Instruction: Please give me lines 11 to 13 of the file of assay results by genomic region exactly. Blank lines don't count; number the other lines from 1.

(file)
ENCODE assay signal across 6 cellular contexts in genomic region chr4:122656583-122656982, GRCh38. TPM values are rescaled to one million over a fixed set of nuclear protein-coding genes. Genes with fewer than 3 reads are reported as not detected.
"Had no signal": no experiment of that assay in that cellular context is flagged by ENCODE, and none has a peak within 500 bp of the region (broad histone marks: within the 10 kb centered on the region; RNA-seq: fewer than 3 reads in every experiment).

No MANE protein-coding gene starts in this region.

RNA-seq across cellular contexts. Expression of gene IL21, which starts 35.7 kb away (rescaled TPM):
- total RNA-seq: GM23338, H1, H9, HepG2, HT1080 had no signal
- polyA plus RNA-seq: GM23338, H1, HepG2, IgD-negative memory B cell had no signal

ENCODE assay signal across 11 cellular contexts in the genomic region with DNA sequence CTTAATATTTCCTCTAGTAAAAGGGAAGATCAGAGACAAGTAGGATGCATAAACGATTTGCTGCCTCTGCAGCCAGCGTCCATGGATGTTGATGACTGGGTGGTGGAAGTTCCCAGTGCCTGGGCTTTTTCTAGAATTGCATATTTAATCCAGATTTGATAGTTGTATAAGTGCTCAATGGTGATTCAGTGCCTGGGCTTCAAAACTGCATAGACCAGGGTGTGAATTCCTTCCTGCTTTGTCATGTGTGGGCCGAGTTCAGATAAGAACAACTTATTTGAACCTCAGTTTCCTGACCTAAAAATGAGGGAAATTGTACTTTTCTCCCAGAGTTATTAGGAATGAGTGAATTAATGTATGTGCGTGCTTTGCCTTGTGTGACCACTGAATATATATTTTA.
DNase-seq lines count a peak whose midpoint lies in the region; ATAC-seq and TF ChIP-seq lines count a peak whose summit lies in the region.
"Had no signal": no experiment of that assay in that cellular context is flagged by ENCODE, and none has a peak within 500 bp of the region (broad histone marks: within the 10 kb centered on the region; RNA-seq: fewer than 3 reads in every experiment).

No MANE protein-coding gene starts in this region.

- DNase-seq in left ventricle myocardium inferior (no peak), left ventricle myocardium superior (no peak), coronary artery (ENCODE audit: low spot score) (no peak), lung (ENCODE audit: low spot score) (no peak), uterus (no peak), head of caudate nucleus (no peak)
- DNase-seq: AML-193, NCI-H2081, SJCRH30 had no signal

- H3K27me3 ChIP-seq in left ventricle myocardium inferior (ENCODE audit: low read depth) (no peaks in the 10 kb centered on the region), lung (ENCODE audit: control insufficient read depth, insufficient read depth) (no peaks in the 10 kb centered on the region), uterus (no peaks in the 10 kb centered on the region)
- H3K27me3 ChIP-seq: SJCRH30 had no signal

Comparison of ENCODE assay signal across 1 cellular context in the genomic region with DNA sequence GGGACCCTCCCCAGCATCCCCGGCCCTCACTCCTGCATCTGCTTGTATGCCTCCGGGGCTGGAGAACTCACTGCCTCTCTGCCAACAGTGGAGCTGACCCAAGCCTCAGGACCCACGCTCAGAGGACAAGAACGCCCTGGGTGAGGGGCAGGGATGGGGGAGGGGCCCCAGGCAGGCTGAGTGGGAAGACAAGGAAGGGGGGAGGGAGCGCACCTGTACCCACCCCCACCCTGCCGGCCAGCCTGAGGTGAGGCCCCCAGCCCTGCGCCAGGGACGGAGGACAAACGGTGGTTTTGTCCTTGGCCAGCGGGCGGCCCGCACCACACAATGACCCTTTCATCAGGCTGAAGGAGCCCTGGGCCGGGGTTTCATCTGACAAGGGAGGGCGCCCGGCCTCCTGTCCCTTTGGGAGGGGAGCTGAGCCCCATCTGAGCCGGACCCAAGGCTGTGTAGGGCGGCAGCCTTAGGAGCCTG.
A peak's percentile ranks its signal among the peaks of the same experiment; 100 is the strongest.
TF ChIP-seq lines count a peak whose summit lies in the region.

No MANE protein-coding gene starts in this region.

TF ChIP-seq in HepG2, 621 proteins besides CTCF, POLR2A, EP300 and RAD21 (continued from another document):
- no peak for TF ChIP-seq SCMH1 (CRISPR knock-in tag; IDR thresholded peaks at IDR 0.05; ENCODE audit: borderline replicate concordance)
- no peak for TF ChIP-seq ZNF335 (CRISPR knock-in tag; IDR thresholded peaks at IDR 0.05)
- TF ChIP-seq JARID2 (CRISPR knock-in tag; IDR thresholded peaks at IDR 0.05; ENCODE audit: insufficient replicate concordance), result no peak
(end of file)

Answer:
- DNase-seq in left ventricle myocardium inferior (no peak), left ventricle myocardium superior (no peak), coronary artery (ENCODE audit: low spot score) (no peak), lung (ENCODE audit: low spot score) (no peak), uterus (no peak), head of caudate nucleus (no peak)
- DNase-seq: AML-193, NCI-H2081, SJCRH30 had no signal

- H3K27me3 ChIP-seq in left ventricle myocardium inferior (ENCODE audit: low read depth) (no peaks in the 10 kb centered on the region), lung (ENCODE audit: control insufficient read depth, insufficient read depth) (no peaks in the 10 kb centered on the region), uterus (no peaks in the 10 kb centered on the region)